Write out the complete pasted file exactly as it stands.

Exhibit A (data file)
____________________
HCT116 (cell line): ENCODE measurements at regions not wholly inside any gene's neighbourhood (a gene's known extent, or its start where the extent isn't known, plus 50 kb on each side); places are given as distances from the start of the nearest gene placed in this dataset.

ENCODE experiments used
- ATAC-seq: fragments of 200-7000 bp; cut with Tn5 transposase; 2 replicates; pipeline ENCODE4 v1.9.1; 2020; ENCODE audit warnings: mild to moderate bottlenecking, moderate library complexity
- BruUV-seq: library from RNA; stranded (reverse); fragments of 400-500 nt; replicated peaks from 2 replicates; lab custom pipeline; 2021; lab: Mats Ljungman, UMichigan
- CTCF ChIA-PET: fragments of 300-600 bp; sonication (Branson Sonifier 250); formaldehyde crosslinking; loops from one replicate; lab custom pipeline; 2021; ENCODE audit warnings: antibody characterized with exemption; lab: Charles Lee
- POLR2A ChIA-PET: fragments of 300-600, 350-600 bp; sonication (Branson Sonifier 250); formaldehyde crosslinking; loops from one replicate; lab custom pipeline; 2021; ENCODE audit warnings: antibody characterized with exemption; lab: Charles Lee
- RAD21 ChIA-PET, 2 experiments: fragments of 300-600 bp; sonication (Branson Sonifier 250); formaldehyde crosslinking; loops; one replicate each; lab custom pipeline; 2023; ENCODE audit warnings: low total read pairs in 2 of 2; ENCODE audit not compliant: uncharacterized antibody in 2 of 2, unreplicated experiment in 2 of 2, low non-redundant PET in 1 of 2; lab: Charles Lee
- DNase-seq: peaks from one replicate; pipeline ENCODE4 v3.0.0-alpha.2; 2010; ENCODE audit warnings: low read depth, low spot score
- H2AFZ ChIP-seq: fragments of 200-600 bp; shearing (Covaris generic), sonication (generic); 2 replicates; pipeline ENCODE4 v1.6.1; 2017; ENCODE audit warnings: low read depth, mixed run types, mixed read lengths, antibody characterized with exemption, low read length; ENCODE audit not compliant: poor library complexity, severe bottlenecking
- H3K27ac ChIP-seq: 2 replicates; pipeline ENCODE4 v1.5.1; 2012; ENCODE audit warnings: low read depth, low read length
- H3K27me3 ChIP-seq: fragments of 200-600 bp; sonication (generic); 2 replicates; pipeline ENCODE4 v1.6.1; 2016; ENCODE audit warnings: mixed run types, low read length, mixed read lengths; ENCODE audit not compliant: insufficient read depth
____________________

HCT116 (cell line): ENCODE measurements at regions not wholly inside any gene's neighbourhood (a gene's known extent, or its start where the extent isn't known, plus 50 kb on each side); places are given as distances from the start of the nearest gene placed in this dataset.

ENCODE experiments used
- ATAC-seq: fragments of 200-7000 bp; cut with Tn5 transposase; 2 replicates; pipeline ENCODE4 v1.9.1; 2020; ENCODE audit warnings: mild to moderate bottlenecking, moderate library complexity
- BruUV-seq: library from RNA; stranded (reverse); fragments of 400-500 nt; replicated peaks from 2 replicates; lab custom pipeline; 2021; lab: Mats Ljungman, UMichigan
- CTCF ChIA-PET: fragments of 300-600 bp; sonication (Branson Sonifier 250); formaldehyde crosslinking; loops from one replicate; lab custom pipeline; 2021; ENCODE audit warnings: antibody characterized with exemption; lab: Charles Lee
- POLR2A ChIA-PET: fragments of 300-600, 350-600 bp; sonication (Branson Sonifier 250); formaldehyde crosslinking; loops from one replicate; lab custom pipeline; 2021; ENCODE audit warnings: antibody characterized with exemption; lab: Charles Lee
- RAD21 ChIA-PET, 2 experiments: fragments of 300-600 bp; sonication (Branson Sonifier 250); formaldehyde crosslinking; loops; one replicate each; lab custom pipeline; 2023; ENCODE audit warnings: low total read pairs in 2 of 2; ENCODE audit not compliant: uncharacterized antibody in 2 of 2, unreplicated experiment in 2 of 2, low non-redundant PET in 1 of 2; lab: Charles Lee
- DNase-seq: peaks from one replicate; pipeline ENCODE4 v3.0.0-alpha.2; 2010; ENCODE audit warnings: low read depth, low spot score
- H2AFZ ChIP-seq: fragments of 200-600 bp; shearing (Covaris generic), sonication (generic); 2 replicates; pipeline ENCODE4 v1.6.1; 2017; ENCODE audit warnings: low read depth, mixed run types, mixed read lengths, antibody characterized with exemption, low read length; ENCODE audit not compliant: poor library complexity, severe bottlenecking
- H3K27ac ChIP-seq: 2 replicates; pipeline ENCODE4 v1.5.1; 2012; ENCODE audit warnings: low read depth, low read length
- H3K27me3 ChIP-seq: fragments of 200-600 bp; sonication (generic); 2 replicates; pipeline ENCODE4 v1.6.1; 2016; ENCODE audit warnings: mixed run types, low read length, mixed read lengths; ENCODE audit not compliant: insufficient read depth